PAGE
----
Pertussis is a communicable disease Americans just don’t worry about today. Health professionals begin immunizing infants against pertussis, diphtheria and tetanus with the DTaP vaccine just two months after birth.
But pertussis, better known as whooping cough, made a comeback in October 2010. Health officials across Indiana reported infections of the disease at a 24-year high.
The rise in reported whooping cough cases might’ve been due in part to better diagnostic tests, health professionals said. But they also pointed to the number of children who might not have been vaccinated against the disease, as well as the number of teens who fail to get booster shots that keep their immunity from waning.
We suspect the latter — particularly after the mumps outbreak in Ohio that originated at The Ohio State University. As of Monday last week, The Columbus Dispatch reported 153 had been sickened, including a 9-month-old. One of two people who became temporarily deaf because of the mumps has recovered, Columbus public health spokesman Jose Rodriguez told the newspaper.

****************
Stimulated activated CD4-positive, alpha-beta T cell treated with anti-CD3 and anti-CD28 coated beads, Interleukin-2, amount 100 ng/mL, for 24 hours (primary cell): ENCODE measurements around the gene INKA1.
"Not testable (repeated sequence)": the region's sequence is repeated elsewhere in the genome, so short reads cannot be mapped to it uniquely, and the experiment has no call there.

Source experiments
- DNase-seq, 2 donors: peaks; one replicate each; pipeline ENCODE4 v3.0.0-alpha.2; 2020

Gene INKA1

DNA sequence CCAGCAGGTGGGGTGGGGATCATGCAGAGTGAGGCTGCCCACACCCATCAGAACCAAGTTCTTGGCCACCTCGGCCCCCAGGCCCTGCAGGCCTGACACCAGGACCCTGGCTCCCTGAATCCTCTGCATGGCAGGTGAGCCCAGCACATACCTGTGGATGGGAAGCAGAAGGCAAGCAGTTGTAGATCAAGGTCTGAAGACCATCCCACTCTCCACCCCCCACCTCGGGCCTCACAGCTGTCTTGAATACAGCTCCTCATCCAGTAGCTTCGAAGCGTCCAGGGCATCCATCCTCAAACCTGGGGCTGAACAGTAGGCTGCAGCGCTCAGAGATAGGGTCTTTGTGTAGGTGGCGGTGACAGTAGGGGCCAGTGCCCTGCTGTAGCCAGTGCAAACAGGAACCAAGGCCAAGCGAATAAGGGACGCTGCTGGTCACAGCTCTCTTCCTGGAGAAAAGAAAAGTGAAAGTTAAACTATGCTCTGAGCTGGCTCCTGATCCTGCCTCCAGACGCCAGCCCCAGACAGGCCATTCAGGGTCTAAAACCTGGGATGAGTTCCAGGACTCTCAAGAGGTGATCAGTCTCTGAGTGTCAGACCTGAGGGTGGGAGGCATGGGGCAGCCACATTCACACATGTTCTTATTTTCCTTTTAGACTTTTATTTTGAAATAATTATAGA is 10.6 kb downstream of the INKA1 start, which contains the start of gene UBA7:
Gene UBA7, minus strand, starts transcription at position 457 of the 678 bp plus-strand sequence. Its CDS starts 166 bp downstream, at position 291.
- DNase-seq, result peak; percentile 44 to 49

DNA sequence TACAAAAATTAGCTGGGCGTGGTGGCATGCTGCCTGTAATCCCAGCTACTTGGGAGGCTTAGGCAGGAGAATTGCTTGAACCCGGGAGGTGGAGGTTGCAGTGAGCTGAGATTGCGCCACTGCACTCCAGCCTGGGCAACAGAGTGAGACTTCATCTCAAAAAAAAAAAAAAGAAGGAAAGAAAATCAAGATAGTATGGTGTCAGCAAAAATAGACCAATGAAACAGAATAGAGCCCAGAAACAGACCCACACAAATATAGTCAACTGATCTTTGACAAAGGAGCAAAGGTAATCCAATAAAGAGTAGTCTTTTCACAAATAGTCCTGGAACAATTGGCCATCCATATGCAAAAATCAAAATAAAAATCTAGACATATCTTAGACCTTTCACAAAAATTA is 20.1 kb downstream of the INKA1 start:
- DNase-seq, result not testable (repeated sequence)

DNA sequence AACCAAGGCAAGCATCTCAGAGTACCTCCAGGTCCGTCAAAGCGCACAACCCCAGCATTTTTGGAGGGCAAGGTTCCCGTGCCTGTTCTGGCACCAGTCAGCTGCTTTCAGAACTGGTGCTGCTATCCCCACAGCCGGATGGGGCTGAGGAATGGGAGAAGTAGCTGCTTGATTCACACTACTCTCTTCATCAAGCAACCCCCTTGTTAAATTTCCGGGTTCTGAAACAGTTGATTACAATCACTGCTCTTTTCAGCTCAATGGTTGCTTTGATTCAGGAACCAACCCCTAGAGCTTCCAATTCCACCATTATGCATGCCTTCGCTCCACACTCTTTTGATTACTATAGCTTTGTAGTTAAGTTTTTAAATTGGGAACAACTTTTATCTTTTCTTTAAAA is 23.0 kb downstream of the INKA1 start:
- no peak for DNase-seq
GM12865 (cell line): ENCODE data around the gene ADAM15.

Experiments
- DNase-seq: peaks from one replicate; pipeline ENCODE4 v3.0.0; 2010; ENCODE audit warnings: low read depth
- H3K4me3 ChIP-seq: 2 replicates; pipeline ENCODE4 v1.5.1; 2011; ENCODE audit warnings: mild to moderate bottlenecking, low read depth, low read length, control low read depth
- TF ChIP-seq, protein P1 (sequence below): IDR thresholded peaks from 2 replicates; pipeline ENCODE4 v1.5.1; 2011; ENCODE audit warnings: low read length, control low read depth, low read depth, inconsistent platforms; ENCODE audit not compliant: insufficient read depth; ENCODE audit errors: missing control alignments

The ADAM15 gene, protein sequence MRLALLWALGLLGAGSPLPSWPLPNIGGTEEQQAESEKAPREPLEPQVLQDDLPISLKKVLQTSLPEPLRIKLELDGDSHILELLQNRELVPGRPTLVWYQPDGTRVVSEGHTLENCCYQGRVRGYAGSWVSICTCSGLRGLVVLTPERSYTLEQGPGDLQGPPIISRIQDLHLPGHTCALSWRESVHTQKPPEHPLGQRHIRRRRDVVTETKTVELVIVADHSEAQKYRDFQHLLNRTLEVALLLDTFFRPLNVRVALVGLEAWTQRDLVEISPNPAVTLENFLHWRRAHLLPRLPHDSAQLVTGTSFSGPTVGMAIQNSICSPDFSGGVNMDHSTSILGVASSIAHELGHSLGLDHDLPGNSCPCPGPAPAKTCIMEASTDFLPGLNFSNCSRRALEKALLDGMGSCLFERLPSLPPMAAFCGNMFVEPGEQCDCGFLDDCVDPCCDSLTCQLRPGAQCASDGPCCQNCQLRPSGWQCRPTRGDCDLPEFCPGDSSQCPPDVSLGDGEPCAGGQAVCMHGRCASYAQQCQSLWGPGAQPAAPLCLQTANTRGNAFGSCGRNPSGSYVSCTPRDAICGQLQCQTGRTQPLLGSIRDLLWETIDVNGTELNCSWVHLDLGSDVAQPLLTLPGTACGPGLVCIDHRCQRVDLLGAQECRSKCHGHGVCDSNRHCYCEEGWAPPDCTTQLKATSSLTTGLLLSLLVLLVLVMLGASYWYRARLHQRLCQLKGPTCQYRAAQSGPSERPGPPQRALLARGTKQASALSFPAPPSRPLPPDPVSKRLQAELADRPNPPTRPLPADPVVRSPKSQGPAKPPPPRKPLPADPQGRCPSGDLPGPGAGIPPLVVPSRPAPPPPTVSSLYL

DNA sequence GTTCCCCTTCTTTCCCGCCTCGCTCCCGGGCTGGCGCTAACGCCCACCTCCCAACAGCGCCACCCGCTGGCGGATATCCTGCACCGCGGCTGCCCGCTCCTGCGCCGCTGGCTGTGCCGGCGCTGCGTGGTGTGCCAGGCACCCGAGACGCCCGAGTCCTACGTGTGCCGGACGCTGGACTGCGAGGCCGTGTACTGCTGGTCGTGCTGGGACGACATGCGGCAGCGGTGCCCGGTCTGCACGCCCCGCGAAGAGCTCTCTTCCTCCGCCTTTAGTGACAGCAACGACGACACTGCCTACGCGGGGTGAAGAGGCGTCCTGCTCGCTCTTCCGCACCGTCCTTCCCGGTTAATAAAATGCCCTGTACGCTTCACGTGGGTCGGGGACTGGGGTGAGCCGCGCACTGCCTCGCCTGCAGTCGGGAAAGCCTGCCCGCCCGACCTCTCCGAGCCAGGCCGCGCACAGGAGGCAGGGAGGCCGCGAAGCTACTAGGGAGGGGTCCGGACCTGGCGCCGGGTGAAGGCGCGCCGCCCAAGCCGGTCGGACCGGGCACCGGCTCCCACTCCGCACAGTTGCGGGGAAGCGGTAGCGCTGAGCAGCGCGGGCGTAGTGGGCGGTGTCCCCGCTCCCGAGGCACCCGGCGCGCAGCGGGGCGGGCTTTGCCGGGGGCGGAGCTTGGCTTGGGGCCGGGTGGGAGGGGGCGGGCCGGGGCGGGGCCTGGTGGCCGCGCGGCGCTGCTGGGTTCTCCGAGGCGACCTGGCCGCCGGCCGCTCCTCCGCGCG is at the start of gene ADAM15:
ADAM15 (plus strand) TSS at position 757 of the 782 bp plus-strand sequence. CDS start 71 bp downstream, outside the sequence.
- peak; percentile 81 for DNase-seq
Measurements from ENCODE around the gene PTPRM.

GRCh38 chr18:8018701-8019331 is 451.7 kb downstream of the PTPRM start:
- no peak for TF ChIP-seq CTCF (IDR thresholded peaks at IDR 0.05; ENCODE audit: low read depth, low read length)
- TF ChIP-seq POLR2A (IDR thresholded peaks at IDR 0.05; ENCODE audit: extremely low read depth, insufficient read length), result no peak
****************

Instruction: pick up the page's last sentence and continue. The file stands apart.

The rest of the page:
National Infant Immunization Week begins April 26. And though it has highlighted the importance of protecting children from preventable diseases such as the mumps and whooping cough for 20 years, Indiana still ranks among the bottom half of states in infant inoculations.
County health officials administered 12,000 vaccinations to children the year of the whooping cough outbreak. Despite dozens of immunization clinics and warnings from school officials of possible expulsion for not providing proof of immunization, as many as 1,000 students still hadn’t received inoculations before October of that year — more than two months into the fall semester.
Infant immunization remains a national concern, as well. Data from the CDC shows more than 48,000 cases of whooping cough occurred across the U.S. in 2012, including 18 deaths. Most of these deaths were in children younger than a year old.
It was the highest number of whooping cough cases in any one year in the U.S. since 1955.
For the health of your children and the safety of this community, immunize them before they are exposed to a potentially life-threatening disease.